Land Rover claims 51 MPGe combined city/highway, and a 51-mile range on pure electric, which doesn’t seem like much until you remember that the average commute is 27.6 minutes, according to Census figures, and roughly half of Americans work from home now at least for a portion of the week. Most drivers who can afford this SUV will have a speedy charger installed in the garage, and, perhaps, solar panels. So it would be possible to motor entirely in electric mode, powered by the sun.

And if a buyer can afford this, he or she can spring for a lot of photovoltaic love.

range rover
Clayton Baime

The 3.0-liter direct-injection turbo inline-six and electric motor put out 434 horsepower and 457 lb-ft. of torque that pumps through ZF's nearly ubiquitous eight-speed automatic transmission that can be operated manually. From there, torque flows to Land Rover’s rugged and electronically tuned all-wheel drive system. Giant 21-inch alloy wheels dig into the dirt and sand so you can fling this vehicle around like a Tonka truck. Cornering, accelerating, braking—the Rover pounds through its paces. Zero to 60 zings by in 5.7 seconds. We didn't reach the 140 top speed, but it felt like it while motoring at water's edge on the beach of Folsom Lake. For a vehicle of its size, the 15-inch front discs and 14 inchers in back provide plenty of stopping, assuming one doesn't actually want to drive into Folsom Lake.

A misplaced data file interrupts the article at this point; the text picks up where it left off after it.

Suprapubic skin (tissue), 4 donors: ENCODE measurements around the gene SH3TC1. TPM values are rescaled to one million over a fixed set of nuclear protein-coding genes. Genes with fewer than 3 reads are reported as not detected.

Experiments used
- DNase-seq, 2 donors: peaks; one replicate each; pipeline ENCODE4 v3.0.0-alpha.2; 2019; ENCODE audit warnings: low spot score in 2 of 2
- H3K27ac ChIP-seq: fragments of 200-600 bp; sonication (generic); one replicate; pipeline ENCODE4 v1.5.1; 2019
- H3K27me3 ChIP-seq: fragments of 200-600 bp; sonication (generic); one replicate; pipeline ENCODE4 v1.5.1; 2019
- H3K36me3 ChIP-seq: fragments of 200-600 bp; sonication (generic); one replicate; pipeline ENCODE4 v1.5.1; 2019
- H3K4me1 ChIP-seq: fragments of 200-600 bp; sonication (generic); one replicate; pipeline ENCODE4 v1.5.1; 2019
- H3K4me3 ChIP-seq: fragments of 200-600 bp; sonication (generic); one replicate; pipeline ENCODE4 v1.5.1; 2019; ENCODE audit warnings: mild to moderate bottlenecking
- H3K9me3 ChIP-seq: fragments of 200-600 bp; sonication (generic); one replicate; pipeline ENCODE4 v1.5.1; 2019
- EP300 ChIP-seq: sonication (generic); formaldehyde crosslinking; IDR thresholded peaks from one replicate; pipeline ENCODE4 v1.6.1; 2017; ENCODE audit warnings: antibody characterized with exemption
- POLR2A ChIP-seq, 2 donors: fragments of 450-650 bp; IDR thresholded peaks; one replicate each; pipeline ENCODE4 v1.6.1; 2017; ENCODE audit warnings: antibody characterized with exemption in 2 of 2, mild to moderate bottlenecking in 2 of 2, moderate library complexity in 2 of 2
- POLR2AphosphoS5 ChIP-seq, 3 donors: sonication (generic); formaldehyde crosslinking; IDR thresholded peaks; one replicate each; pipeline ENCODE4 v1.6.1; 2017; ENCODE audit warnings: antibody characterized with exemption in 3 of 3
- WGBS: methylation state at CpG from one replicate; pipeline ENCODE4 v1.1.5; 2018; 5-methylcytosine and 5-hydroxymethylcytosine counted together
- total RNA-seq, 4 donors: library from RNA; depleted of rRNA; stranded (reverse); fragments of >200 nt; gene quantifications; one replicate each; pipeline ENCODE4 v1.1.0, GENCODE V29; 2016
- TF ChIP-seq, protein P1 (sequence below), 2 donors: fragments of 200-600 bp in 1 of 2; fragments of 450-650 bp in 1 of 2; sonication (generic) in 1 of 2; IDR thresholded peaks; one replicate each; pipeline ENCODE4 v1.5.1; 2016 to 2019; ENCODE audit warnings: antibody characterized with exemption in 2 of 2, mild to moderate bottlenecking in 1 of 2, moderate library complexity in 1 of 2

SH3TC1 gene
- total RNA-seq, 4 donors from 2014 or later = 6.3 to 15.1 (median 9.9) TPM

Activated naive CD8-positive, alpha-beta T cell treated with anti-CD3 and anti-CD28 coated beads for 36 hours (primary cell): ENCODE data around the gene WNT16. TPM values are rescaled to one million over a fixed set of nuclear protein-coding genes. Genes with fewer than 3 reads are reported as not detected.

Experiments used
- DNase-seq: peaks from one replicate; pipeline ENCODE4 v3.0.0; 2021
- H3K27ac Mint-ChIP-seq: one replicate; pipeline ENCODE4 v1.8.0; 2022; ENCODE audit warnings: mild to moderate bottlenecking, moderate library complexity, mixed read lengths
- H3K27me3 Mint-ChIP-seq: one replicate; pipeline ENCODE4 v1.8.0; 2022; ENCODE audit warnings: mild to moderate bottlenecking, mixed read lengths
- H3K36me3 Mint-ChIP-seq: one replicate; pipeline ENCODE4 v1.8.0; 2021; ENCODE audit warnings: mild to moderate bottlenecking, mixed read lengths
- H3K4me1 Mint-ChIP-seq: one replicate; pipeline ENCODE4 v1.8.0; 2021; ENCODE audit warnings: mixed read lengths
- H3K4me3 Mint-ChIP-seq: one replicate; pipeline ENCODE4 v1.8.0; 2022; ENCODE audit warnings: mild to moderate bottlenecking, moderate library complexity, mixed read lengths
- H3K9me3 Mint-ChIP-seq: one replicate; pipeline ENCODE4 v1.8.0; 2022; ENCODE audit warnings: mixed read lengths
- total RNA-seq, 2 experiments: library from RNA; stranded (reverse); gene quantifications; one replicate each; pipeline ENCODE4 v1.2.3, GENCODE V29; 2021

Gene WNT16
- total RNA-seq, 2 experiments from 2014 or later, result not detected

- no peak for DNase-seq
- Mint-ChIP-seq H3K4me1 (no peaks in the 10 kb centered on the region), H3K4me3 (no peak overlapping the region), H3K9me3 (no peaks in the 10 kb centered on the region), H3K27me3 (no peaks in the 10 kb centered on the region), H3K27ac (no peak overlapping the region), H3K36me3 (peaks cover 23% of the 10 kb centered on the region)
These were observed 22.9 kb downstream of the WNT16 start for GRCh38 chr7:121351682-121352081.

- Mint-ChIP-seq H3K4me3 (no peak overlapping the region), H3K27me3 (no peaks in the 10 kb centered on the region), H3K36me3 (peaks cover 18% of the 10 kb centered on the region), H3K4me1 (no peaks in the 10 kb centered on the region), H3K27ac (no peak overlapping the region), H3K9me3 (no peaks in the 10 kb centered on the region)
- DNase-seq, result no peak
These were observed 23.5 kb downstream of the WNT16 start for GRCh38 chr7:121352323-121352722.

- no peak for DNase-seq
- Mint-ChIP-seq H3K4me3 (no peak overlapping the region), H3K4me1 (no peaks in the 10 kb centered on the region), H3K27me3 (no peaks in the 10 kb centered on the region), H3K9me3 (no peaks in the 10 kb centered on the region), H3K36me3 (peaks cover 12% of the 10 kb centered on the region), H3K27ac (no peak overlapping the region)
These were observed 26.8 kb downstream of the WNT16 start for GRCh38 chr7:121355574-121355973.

The pilot faces a daunting array of driving modes—Comfort, Eco, and Snow modes, naturally. But also: a Mud Rut mode, Sand Mode, Rock Crawl, and a special mode for wading (the ride can manage up to three feet of water). You can run on all electric power, hybrid, gas, or tell the SUV to do what it wants and it’ll figure out its own peak efficiency. Enhanced driving features include Hill Launch Assist and Low Traction Launch.

range rover
Clatyon Baime